Meagan Wengrove ‘10, a Ph.D. student in ocean engineering from Arvada, Colorado, has received a prestigious National Defense Science and Engineering Graduate (NDSEG) Fellowship from the U.S. Department of Defense. The fellowship provides full funding for up to three years for students pursuing a doctoral degree in one of 15 fields; approximately 200 students are selected.
Wengrove studies with associate professor of mechanical engineering Diane Foster. She will use her NDSEG fellowship to research the effects of extreme weather events on sediment transport, to help understand and better predict what factors influence the rebuilding of ripples, bar features and beaches affected by tsunamis, hurricanes and winter storms.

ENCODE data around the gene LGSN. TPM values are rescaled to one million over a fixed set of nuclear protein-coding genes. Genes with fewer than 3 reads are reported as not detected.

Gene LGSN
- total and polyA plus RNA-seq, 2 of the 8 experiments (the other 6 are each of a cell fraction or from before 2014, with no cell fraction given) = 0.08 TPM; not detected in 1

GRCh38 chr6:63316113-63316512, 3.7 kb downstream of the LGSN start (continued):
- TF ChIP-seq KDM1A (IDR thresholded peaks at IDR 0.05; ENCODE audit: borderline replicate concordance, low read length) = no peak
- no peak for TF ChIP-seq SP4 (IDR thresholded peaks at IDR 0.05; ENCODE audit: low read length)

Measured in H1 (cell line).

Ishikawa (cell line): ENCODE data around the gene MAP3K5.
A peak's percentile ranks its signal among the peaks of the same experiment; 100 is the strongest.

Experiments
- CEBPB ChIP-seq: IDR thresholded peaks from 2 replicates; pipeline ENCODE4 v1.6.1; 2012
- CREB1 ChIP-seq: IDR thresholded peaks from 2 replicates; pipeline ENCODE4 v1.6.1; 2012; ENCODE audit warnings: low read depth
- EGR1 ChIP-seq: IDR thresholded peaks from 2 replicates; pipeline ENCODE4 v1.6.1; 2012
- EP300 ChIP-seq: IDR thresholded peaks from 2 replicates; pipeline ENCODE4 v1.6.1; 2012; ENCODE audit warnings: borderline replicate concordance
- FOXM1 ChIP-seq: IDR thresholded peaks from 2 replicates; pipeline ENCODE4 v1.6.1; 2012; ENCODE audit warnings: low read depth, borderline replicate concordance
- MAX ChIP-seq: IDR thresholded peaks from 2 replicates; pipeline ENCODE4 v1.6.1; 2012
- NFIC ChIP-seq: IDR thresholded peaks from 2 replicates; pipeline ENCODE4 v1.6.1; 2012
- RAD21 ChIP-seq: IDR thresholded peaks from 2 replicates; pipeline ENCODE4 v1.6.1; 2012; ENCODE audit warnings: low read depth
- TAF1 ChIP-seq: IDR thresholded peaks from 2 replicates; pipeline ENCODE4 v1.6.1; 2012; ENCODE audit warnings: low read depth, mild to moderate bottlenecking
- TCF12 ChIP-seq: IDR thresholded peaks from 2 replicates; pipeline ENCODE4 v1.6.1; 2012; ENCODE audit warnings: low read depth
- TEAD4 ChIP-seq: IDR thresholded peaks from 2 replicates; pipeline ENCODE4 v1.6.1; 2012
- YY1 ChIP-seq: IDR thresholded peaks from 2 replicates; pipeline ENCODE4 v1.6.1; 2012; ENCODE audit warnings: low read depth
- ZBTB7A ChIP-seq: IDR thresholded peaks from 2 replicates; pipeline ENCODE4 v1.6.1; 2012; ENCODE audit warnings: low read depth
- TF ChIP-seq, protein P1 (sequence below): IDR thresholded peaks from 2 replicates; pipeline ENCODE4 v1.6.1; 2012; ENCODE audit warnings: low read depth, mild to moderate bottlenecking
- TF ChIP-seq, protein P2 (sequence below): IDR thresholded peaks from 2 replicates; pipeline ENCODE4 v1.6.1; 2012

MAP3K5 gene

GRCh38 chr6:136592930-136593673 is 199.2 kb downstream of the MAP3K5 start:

Wengrove is no stranger to the world of national fellowships. In 2012, after receiving a bachelor’s degree in civil engineering and international affairs and a master’s degree in civil engineering, she traveled on a Fulbright grant to the Netherlands to conduct research at Delft University of Technology on flood risk assessment in relation to estuarine inlets. Her dissertation project will involve continued collaboration with Delft University.
On the topic of scholarships, Wengrove preaches a message of persistence. “I hear from too many of my fellow students that they will not apply for fellowships because they think that their academic achievements do not compare to top applicants,” she says. “I ask them, ‘Did you know that I have applied for 12 fellowships, some of them multiple times, and have about a 33 percent success rate?’”
She urges students to seek out opportunities, use the resources available to them and keep trying. “Persistence is just as important as your academic achievements with these fellowships,” Wengrove states. “Have the courage to apply.”